In his memo entitled Google’s Ideological Echo Chamber, ex-Google employee James Damore points out that there are other reasons than bias on why gender gap exists in STEM fields.
He laments on his point by outlining the possible non-bias causes of the gender gap in tech, more specifically pointing to biological and personality differences between men and women, as well as men's general desire for higher status. To give color, here's a snippet:
"Personality differences. Women, on average, have more:
- Openness directed towards feelings and aesthetics rather than ideas. Women generally also have a stronger interest in people rather than things, relative to men (also interpreted as empathizing vs. systemizing).
- These two differences in part explain why women relatively prefer jobs in social or artistic areas. More men may like coding because it requires systemizing and even within SWEs, comparatively more women work on front end, which deals with both people and aesthetics.
- Extraversion expressed as gregariousness rather than assertiveness. Also, higher agreeableness.
- This leads to women generally having a harder time negotiating salary, asking for raises, speaking up, and leading. Note that these are just average differences and there's overlap between men and women, but this is seen solely as a women's issue. This leads to exclusory programs like Stretch and swaths of men without support.
- Neuroticism (higher anxiety, lower stress tolerance).This may contribute to the higher levels of anxiety women report on Googlegeist and to the lower number of women in high stress jobs."
The memo in and of itself is a pushback writ large to women. Despite using the words "relatively" and "generally", he positioned his speech very authoritatively and takes a dismissive stance on workplace research such as Elephant In The Valley. As expected, this does not sit well with most people.
I've mentioned the memo just in case you are unaware, but this space is not really to debunk all of Damore's points but rather to highlight those women who are currently changing the playing field, creating opportunities for inclusion, and making significant impact globally.
Bozoma Saint John - Branding and Diversity, Uber
This year, Uber decided to hire Bozoma Saint John as its Chief Brand Officer. Saint John was previously from Apple, making a name as its Global Head of Marketing. Hiring her was a fairly good strategy by Uber, considering that it is not the firm (nor its former CEO) that will first come to mind when we talk about gender diversity. What’s even better is that as part of her work, Saint John recently spearheaded an initiative to grant $1.2 million to Girls Who Code, a non-profit organization trying to close the gender gap in the tech sector.
Tracy Chou - Software Engineer
This woman is on a fast lane to the top. She started out as a software engineering intern for Facebook and Google from 2007 to 2008. In 2009, she gained internship experience from Rocket Fuel as a rocket scientist.
Right after, she worked as a consultant for the United States Digital Service, which is part of the Executive Office of the US President. Her accomplishments landed her countless times on lists such as Forbes 30 under 30.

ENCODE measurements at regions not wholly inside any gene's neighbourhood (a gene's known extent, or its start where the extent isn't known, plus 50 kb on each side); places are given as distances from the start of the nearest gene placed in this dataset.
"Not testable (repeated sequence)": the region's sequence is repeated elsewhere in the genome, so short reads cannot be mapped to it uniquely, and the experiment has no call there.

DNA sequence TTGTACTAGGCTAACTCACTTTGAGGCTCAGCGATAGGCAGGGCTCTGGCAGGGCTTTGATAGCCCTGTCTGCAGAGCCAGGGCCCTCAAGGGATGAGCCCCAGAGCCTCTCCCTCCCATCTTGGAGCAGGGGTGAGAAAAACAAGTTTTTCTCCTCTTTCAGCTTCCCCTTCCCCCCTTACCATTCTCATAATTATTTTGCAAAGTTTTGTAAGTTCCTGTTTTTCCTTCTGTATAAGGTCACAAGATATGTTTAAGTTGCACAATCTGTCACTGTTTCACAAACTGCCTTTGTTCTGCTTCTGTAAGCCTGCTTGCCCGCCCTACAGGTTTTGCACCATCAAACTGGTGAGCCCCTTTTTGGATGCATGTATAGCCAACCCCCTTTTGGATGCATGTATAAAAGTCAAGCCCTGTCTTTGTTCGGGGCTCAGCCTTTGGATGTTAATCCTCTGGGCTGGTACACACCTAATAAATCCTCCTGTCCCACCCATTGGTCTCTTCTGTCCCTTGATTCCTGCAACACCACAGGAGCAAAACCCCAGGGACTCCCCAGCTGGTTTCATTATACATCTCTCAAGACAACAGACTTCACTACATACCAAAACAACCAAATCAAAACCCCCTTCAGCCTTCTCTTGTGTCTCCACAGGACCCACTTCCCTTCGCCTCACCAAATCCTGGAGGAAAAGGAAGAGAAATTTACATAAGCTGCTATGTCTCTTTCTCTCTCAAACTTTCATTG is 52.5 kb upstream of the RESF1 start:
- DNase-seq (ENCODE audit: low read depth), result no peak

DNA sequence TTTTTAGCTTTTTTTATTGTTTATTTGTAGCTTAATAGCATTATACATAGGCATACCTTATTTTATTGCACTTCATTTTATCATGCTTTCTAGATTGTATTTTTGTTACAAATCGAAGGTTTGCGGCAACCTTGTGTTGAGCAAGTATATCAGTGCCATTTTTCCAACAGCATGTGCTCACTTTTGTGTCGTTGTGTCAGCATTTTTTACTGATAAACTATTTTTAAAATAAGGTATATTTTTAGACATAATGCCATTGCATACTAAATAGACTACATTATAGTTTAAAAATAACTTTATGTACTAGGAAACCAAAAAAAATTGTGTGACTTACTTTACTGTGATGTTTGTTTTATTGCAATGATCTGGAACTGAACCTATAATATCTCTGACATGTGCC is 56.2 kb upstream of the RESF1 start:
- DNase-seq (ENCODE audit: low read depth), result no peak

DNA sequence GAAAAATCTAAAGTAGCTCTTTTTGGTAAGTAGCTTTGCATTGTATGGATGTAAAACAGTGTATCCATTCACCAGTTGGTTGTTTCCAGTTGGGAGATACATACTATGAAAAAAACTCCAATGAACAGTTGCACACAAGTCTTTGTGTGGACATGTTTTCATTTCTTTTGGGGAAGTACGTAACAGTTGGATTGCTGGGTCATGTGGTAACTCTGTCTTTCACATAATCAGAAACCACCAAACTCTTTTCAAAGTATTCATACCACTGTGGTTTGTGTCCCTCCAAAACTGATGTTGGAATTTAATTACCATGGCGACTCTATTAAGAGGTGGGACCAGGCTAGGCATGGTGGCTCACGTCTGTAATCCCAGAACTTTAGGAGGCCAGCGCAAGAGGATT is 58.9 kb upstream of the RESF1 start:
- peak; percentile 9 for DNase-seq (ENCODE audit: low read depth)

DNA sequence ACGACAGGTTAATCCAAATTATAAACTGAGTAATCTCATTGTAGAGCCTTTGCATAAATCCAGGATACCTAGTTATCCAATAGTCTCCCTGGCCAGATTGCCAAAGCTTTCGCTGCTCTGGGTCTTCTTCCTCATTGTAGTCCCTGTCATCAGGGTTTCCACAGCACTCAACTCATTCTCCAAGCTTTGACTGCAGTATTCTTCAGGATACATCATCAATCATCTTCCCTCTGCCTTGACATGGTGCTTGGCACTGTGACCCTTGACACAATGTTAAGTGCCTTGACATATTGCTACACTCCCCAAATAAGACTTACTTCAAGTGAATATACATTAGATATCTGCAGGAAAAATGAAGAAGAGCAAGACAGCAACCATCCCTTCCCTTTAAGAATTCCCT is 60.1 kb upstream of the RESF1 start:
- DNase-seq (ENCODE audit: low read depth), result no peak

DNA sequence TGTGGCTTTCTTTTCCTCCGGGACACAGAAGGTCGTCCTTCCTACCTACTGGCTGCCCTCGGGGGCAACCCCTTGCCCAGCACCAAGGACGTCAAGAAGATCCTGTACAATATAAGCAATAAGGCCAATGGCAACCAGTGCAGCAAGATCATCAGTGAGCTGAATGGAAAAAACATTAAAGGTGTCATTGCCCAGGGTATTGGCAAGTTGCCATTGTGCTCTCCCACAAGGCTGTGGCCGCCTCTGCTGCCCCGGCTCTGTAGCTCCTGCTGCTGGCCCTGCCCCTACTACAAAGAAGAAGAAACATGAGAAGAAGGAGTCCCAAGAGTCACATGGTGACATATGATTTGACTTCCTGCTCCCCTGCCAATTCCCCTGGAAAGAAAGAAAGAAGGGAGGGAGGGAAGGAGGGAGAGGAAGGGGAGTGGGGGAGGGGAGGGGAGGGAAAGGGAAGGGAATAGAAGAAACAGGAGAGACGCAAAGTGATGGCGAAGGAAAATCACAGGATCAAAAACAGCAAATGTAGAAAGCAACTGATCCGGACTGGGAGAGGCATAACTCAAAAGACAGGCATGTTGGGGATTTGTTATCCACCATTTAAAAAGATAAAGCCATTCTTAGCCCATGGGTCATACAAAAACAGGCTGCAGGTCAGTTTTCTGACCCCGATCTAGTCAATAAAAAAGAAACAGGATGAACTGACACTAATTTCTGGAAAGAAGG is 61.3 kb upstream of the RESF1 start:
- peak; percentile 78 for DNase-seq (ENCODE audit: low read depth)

Her laundry list of the companies she had worked for keeps growing: Facebook, Google, Pinterest, Quora, just to name a few. Now her main efforts are going into a non-profit called Project Include, which targets to help companies solve diversity and inclusion issues.
Fei-Fei Li - Cofounder of AI4All, Chief Scientist AI/ML (Google Cloud)
I first encountered Li when she was doing her TED talk on how computer vision works and its applications, making this pretty complex technology something that anyone without a technical background could easily learn.
Aside from running Stanford University's AI and Computer Vision Lab, her biggest contributions to this field is introducing the application and development of AI to several case studies including: retail (Google AdSense is taking great advantage of ML algorithms, with it providing end users with more appropriate advice), media and entertainment (autotagging on Google Photos and Youtube’s suggested playlists, as well as computer vision for AR and VR applications), finance (mainly credit card risk and fraud detection), and healthcare (enhancing patient care and diagnosis through computer vision and building “intelligent hospitals” with sensors).
Jessica Livingston - Cofounder, Y Combinator
Not a lot of people know of Jessica Livingston, cofounder (now Founding Partner) of Y Combinator. Y Combinator is the startup accelerator and incubator that funded and launched some of the biggest brands that we know of nowadays such as Airbnb, Reddit, Dropbox, and Stripe, among others. She and her partner, along with 2 other people, built YC, which is famous for its standardized branded form of funding and Demo Days. In YC she is considered as the "Social Radar" - her ability to handpick startups to seed-fund and judge a founder's character has been one of the most critical part of running the firm. So far they have funded at least 1,464 startups since 2005, and up to this day she continues to build a community of founders and investors.
Pretty sure there are countless others who are doing their own to address diversity and inclusion in the STEM fields. We at Rush would like to see more women in the field, especially in highly technical roles, and are taking small steps to open the discussion and make it a reality.